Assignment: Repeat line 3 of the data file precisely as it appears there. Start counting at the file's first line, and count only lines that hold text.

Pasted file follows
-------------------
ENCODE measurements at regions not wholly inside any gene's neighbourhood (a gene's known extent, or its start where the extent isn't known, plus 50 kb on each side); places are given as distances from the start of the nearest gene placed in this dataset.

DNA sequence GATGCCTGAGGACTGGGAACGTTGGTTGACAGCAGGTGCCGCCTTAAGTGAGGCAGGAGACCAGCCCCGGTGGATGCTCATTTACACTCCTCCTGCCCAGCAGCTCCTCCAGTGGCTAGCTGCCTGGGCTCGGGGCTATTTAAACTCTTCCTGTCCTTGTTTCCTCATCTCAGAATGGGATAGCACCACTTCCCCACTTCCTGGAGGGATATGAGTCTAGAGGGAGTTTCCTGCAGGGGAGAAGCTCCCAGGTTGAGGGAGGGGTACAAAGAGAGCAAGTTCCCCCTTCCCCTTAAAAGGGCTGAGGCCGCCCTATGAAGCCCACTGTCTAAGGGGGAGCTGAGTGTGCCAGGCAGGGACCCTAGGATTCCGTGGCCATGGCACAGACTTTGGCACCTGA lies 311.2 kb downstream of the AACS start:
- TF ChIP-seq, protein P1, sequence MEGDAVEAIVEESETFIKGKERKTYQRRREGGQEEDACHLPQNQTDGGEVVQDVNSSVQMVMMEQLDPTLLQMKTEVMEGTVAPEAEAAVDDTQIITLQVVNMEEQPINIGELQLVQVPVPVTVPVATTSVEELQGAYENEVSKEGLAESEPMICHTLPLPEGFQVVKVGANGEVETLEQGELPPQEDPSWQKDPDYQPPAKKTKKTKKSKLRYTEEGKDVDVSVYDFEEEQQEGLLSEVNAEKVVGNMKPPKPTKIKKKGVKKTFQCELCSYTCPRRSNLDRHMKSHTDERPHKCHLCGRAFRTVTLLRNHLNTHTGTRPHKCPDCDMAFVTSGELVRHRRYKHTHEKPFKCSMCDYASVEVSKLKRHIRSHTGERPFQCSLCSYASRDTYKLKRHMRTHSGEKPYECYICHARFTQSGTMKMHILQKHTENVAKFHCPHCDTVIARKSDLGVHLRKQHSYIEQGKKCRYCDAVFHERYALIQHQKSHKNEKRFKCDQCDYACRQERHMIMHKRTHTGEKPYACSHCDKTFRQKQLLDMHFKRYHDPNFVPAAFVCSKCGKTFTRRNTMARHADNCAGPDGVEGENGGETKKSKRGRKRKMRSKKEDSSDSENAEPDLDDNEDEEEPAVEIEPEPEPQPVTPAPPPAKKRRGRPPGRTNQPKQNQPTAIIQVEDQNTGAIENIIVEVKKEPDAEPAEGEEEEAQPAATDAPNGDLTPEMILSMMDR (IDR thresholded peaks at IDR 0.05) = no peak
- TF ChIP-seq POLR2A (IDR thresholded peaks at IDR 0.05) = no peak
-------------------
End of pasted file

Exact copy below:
- TF ChIP-seq, protein P1, sequence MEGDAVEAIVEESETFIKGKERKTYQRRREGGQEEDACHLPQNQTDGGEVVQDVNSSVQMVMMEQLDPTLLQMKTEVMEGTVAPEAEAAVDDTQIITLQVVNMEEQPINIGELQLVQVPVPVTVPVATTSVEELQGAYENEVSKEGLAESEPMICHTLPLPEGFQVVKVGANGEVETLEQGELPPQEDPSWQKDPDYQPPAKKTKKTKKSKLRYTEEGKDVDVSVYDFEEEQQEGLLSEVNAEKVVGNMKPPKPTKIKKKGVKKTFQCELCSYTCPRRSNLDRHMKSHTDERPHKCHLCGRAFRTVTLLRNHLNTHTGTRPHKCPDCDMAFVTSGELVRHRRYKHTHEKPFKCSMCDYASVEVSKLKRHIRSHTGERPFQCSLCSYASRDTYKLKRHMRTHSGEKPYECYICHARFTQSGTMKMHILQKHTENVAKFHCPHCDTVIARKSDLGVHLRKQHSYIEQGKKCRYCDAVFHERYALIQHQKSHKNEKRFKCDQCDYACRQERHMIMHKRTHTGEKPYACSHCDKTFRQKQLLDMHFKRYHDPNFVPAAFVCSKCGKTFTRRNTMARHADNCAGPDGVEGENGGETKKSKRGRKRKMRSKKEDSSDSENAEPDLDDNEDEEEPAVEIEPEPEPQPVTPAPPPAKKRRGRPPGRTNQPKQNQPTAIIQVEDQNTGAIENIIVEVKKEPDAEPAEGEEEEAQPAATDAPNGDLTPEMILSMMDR (IDR thresholded peaks at IDR 0.05) = no peak